LAS VEGAS -- A surprising thing about Goldman Sachs, one of the globe's most influential investment banks, may be the sheer size of its technology organization. It makes up a major part of its workforce.
Another big surprise from the firm, a major player in one of the most risk adverse industries, may be its philosophy that embraces commodity approaches, open systems and platforms, and ultimately perhaps, the public cloud.
Goldman Sachs has 36,000 employees. About 10,000 of those -- more than 25% of the workforce -- work, effectively, in technology.
Of those tech tech workers, about 6,000 are developers, and the bulk of the remainder work as quantitative strategists on the business side, though they are fundamentally technologists or engineers, according to Donald Duet, global co-head of the Goldman Sachs technology division.
The investment bank's systems utilize, in total, about 500,000 compute cores. The total has increased by about 150% over the last three to four years, said Duet. In terms of data, the company now has more than 30 petabytes under management.
Duet, who appeared at the Gartner's Data Center Conference here to answer questions about its IT organization, said Goldman Sachs believes strongly in commodity computing and tries to stay away from "the heavier appliance-type models." The company aims "to stick to, as best we can, really, the commodity curve."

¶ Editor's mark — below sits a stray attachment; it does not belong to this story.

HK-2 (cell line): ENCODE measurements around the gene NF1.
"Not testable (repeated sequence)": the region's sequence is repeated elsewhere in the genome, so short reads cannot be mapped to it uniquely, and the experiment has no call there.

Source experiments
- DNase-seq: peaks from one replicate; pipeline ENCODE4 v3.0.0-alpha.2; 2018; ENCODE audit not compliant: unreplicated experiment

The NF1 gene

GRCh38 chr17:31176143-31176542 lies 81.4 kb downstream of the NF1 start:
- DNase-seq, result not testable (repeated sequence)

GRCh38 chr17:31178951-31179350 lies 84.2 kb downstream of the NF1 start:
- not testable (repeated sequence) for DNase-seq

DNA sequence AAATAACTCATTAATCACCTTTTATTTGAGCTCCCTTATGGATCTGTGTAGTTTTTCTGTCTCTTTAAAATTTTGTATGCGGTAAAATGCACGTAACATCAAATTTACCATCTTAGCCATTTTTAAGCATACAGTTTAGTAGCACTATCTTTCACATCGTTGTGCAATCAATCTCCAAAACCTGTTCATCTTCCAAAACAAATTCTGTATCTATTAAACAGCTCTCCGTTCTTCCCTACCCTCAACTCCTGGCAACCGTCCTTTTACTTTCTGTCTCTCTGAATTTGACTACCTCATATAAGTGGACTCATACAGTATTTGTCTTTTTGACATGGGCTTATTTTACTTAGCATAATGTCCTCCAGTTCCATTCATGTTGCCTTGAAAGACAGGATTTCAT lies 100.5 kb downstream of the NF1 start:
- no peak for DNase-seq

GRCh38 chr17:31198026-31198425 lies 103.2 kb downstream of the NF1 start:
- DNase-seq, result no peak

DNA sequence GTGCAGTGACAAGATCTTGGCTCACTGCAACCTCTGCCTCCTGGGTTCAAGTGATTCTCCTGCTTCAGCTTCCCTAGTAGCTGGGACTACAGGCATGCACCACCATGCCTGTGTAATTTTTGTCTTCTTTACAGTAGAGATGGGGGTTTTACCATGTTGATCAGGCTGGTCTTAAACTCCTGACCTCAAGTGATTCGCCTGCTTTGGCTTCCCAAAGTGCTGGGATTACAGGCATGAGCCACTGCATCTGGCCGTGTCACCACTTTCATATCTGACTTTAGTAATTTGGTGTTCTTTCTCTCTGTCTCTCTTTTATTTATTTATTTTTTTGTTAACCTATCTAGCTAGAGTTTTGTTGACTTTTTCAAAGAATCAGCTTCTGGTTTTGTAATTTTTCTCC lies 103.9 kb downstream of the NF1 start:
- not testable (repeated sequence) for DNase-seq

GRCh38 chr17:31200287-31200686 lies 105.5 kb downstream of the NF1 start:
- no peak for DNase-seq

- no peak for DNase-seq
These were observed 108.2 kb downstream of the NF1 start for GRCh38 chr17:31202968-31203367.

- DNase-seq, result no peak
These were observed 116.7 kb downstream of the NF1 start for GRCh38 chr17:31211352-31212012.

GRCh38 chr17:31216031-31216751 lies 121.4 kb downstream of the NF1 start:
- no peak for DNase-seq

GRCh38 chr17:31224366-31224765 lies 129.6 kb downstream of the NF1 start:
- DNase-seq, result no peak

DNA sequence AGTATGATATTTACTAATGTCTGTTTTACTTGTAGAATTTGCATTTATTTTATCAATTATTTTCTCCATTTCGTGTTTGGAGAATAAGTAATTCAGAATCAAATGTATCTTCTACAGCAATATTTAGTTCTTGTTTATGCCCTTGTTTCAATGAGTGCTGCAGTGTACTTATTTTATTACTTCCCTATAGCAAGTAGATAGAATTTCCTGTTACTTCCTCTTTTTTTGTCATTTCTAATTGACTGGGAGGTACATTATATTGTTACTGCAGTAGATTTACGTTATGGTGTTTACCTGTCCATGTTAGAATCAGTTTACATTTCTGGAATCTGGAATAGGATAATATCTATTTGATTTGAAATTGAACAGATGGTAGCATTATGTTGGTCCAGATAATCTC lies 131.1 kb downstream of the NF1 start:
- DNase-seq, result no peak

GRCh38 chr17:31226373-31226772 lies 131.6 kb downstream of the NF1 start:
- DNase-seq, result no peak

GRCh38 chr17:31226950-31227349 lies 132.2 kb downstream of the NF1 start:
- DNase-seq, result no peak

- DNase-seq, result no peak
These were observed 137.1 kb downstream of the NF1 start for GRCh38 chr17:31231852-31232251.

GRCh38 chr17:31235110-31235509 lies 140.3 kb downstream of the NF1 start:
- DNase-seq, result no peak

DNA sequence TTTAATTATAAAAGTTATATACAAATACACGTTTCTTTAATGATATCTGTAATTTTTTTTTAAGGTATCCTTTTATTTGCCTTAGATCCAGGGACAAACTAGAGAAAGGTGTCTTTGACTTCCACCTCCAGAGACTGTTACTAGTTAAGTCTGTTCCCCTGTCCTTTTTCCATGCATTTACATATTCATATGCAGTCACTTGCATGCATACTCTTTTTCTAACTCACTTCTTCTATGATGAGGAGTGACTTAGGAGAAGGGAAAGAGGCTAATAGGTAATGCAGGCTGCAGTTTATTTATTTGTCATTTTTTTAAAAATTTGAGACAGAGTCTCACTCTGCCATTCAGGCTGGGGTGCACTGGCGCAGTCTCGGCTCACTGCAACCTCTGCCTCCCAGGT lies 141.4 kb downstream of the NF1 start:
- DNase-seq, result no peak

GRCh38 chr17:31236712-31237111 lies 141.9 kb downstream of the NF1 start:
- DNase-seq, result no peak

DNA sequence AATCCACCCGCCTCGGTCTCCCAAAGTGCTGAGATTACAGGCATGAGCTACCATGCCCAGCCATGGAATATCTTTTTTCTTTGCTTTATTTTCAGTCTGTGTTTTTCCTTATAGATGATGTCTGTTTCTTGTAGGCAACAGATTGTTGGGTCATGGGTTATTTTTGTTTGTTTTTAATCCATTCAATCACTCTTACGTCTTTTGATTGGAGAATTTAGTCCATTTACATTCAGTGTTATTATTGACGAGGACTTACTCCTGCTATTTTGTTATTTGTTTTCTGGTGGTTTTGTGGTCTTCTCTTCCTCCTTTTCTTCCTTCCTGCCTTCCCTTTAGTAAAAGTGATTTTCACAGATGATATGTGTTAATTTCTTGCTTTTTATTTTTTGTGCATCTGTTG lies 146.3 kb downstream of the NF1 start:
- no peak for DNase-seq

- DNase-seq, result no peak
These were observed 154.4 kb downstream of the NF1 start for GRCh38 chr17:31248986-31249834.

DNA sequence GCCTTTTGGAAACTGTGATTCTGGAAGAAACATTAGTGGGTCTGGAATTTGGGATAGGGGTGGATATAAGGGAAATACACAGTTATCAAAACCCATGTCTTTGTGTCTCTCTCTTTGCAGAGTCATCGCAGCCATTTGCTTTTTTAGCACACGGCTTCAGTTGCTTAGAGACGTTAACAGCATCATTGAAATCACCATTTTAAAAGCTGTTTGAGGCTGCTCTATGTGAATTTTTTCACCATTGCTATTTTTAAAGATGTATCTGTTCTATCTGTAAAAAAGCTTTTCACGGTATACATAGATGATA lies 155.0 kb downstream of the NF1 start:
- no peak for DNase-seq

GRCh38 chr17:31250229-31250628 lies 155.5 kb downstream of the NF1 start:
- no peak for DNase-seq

The emphasis on commodity is in synch with Goldman Sach's approach to managing risk.
"We work in an environment where risk is first and foremost the most important factor," Duet said, adding that "even things like cost and efficiency are lower."
Duet was asked by Gartner analyst Ray Paquet how he can justify going to commodity-based environments that are perceived to be cheap and more likely to break -- "and therefore cause more risk?"
"One big aspect of risk that we look at is agility," said Duet. "Having more agility, having more ability to make changes rapidly, having more ability to move quickly, is a great risk mitigator."
Goldman Sachs is a backer of the Open Compute Project, which was created by Facebook. The group is working to reduce hardware and data center costs with a more modular and open approach to hardware and management software.
Duet explained the Open Compute approach this way: "How do we take the paradigms of open source that work so well in the software space, and bring that to specifications in hardware?"
Although a company such as Facebook may be a strange bedfellow for an investment bank, Duet said Open Compute has been very helpful, and Goldman Sachs hopes to go live, "very near term," with a modular data center with severs and racks built to open compute standards. The goal is to realize benefits in energy savings and efficiency.
Duet also believes that most computing can be conducted in a pubic cloud once the challenges, such as legacy architecture, security and data migration issues are resolved. He suggests that widespread use of the public cloud is some five years away.
Patrick Thibodeau covers SaaS and enterprise applications, outsourcing, government IT policies, data centers and IT workforce issues for Computerworld. Follow Patrick on Twitter at @DCgov, or subscribe to Patrick's RSS feed . His email address is email@example.com.